By Chris Lane
By Jeff Balke
By Aaron Reiss
By Angelica Leicht
By Dianna Wray
By Aaron Reiss
By Camilo Smith
By Craig Malisow
Peeling an Eye for Alison
Is there any possibility of printing a picture of Alison Cook in an upcoming issue? I'm dying to put a face with the name I love to hate.
What does Ms. Cook have against places where non-eclectic white folks can go and have a good time? Ms. Cook's "review" of the Confederate House ["A History Lesson," December 8] sounds as if it were written by someone who doesn't belong and is very angry at those who do.
I believe Ms. Cook should review food, stay the hell out of the social commentary business and find a place of her own where she can hang out. I'm sure there is a coffee house or two that would love to have her.
Before you label me as just another small-minded conservative, please be advised that I am a schlep with a college degree working at a conservation group for chump change.
Hard Labor in the Art World
Any sentence against Joe Russo ["The Trial of Joe Russo," by Alison Cook, December 1] should include combining hard labor and community service through dismantling the atrocious Virtuoso sculpture in the Lyric Center plaza, breaking it into bits and selling the parts to benefit fleeced investors.
Victims would gain some compensation, and the city would be rid of one of the worst blights perpetrated upon it in the name of self-aggrandizing commercial development.
Rachel Dvoretzky, Paul Orkiszweski
I think the article on my father, Sig Byrd ["The Lost Houston of Sig Byrd," by David Theis, November 10] was done very well. I liked the idea of Papa in a sense becoming those he wrote about. I used to tell Mama when we had serious conversations that Papa was in many ways like a tragic figure in a Shakespeare play. I was told that Papa died in his bed, though you mentioned that Father Moss found him on the carpet ... which, by the way, was a fine Oriental rug that he meticulously kept us kids off when we were young and he always applied a generous supply of mothballs under the rug. In fact, the house always smelled like mothballs. The carpet was in very good condition. I did not save it, but rather did hold on to quite a few of Papa's articles. The last writings of Sig Byrd changed from year to year, but the manuscript that I have was entitled Go Home with the Armadillo. In later bitterness he changed the title to become To Write These Wrongs.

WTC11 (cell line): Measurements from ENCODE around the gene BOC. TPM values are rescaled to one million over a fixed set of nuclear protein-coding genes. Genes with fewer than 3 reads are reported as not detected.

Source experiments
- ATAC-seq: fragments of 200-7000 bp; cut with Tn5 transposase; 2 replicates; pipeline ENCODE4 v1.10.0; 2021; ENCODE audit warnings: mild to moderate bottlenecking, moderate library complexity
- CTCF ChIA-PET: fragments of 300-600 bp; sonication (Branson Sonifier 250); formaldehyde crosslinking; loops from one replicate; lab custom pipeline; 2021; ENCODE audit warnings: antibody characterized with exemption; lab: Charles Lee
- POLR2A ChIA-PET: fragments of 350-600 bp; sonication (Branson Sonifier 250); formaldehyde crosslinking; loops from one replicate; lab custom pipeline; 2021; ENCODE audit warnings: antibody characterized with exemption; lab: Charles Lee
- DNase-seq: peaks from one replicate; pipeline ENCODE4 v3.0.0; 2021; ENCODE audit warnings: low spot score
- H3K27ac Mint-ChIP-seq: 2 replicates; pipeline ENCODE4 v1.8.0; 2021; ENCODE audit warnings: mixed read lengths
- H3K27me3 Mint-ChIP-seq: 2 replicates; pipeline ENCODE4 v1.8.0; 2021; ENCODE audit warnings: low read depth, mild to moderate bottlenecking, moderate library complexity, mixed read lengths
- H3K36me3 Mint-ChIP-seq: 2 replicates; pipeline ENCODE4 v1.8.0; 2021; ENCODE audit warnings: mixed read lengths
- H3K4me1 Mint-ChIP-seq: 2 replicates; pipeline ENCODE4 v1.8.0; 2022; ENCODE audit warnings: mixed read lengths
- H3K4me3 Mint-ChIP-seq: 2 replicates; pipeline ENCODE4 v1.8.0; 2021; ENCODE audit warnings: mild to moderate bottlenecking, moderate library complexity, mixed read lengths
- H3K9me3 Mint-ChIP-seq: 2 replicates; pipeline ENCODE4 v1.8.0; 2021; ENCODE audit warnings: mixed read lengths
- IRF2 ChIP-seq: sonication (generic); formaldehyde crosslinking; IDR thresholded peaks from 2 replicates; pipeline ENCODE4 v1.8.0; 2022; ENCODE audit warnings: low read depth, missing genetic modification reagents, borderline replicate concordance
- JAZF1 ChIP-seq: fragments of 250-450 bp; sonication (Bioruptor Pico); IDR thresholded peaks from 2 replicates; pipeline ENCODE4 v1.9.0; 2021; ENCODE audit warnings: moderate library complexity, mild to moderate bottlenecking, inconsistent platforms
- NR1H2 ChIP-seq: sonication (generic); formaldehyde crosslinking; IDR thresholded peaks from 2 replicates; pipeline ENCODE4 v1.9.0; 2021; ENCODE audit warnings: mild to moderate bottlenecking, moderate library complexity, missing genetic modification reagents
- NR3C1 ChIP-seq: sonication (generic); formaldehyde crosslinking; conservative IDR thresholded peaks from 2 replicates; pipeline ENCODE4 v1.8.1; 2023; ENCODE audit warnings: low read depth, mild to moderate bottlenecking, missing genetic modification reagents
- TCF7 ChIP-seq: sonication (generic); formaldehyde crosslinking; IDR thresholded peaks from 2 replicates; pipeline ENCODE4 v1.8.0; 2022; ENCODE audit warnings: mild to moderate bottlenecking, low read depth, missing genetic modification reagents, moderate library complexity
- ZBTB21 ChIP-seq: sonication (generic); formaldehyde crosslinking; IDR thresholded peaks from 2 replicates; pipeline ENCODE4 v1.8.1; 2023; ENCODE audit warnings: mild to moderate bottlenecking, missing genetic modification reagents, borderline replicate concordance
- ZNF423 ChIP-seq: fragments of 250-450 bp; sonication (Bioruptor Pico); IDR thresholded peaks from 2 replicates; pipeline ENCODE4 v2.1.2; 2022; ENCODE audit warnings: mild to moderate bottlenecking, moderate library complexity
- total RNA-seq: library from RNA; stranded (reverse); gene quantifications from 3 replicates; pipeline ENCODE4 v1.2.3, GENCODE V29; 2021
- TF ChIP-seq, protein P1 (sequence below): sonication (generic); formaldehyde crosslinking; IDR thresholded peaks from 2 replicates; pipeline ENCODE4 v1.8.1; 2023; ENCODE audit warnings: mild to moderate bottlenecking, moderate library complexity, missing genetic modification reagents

Thanks for sending me the copies of your Houston Press. I got a kick out of the "want ads" in the back. We don't have such a paper in Omaha. It is a rather tame city, except for a few parts of town, compared to Houston today, or the Houston of old.
Note the letterhead. [Editor's note: the letter was written on stationery from the old, daily Houston Press.] I always loved the smell of the loading docks at the Press and the Chronicle. The smell of fresh newspapers will always bring back lots of memories.